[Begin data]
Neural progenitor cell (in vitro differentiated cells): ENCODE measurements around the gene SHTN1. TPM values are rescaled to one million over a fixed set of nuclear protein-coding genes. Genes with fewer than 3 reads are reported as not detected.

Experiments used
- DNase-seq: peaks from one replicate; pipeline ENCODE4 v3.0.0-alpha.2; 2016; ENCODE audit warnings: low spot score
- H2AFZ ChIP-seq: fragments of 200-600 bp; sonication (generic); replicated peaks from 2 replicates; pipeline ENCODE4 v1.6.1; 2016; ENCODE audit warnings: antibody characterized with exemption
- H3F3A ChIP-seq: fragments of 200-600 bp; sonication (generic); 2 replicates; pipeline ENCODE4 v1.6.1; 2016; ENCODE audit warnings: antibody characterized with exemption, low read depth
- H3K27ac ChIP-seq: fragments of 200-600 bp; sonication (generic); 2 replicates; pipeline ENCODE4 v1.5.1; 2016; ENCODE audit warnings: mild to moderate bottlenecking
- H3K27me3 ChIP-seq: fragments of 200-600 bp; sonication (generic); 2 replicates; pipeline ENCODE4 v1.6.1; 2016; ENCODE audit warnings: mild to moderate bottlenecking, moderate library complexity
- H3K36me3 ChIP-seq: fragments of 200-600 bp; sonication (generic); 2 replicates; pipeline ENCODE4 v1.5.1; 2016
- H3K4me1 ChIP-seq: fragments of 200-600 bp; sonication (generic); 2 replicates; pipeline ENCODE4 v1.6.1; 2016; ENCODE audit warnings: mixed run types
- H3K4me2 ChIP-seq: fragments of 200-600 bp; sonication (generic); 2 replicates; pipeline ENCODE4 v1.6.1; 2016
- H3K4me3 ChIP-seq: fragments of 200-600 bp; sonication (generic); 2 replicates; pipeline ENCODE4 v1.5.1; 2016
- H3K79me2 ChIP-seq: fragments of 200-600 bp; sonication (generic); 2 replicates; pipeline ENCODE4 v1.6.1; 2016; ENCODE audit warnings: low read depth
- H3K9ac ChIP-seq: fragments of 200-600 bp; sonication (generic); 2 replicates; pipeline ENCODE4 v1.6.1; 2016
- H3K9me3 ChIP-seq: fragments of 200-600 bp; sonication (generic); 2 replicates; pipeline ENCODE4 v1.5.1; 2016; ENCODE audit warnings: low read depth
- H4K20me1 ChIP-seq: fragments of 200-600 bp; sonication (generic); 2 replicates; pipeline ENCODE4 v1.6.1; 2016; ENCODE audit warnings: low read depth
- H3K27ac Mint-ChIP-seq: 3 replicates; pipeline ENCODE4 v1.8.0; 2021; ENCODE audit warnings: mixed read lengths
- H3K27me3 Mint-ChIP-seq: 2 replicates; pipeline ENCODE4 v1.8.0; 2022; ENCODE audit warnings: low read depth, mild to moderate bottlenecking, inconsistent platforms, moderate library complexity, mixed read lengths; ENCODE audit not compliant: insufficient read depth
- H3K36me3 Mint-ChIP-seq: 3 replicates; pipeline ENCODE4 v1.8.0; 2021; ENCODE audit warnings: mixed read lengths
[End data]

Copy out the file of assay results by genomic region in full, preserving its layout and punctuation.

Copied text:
Neural progenitor cell (in vitro differentiated cells): ENCODE measurements around the gene SHTN1. TPM values are rescaled to one million over a fixed set of nuclear protein-coding genes. Genes with fewer than 3 reads are reported as not detected.

Experiments used
- DNase-seq: peaks from one replicate; pipeline ENCODE4 v3.0.0-alpha.2; 2016; ENCODE audit warnings: low spot score
- H2AFZ ChIP-seq: fragments of 200-600 bp; sonication (generic); replicated peaks from 2 replicates; pipeline ENCODE4 v1.6.1; 2016; ENCODE audit warnings: antibody characterized with exemption
- H3F3A ChIP-seq: fragments of 200-600 bp; sonication (generic); 2 replicates; pipeline ENCODE4 v1.6.1; 2016; ENCODE audit warnings: antibody characterized with exemption, low read depth
- H3K27ac ChIP-seq: fragments of 200-600 bp; sonication (generic); 2 replicates; pipeline ENCODE4 v1.5.1; 2016; ENCODE audit warnings: mild to moderate bottlenecking
- H3K27me3 ChIP-seq: fragments of 200-600 bp; sonication (generic); 2 replicates; pipeline ENCODE4 v1.6.1; 2016; ENCODE audit warnings: mild to moderate bottlenecking, moderate library complexity
- H3K36me3 ChIP-seq: fragments of 200-600 bp; sonication (generic); 2 replicates; pipeline ENCODE4 v1.5.1; 2016
- H3K4me1 ChIP-seq: fragments of 200-600 bp; sonication (generic); 2 replicates; pipeline ENCODE4 v1.6.1; 2016; ENCODE audit warnings: mixed run types
- H3K4me2 ChIP-seq: fragments of 200-600 bp; sonication (generic); 2 replicates; pipeline ENCODE4 v1.6.1; 2016
- H3K4me3 ChIP-seq: fragments of 200-600 bp; sonication (generic); 2 replicates; pipeline ENCODE4 v1.5.1; 2016
- H3K79me2 ChIP-seq: fragments of 200-600 bp; sonication (generic); 2 replicates; pipeline ENCODE4 v1.6.1; 2016; ENCODE audit warnings: low read depth
- H3K9ac ChIP-seq: fragments of 200-600 bp; sonication (generic); 2 replicates; pipeline ENCODE4 v1.6.1; 2016
- H3K9me3 ChIP-seq: fragments of 200-600 bp; sonication (generic); 2 replicates; pipeline ENCODE4 v1.5.1; 2016; ENCODE audit warnings: low read depth
- H4K20me1 ChIP-seq: fragments of 200-600 bp; sonication (generic); 2 replicates; pipeline ENCODE4 v1.6.1; 2016; ENCODE audit warnings: low read depth
- H3K27ac Mint-ChIP-seq: 3 replicates; pipeline ENCODE4 v1.8.0; 2021; ENCODE audit warnings: mixed read lengths
- H3K27me3 Mint-ChIP-seq: 2 replicates; pipeline ENCODE4 v1.8.0; 2022; ENCODE audit warnings: low read depth, mild to moderate bottlenecking, inconsistent platforms, moderate library complexity, mixed read lengths; ENCODE audit not compliant: insufficient read depth
- H3K36me3 Mint-ChIP-seq: 3 replicates; pipeline ENCODE4 v1.8.0; 2021; ENCODE audit warnings: mixed read lengths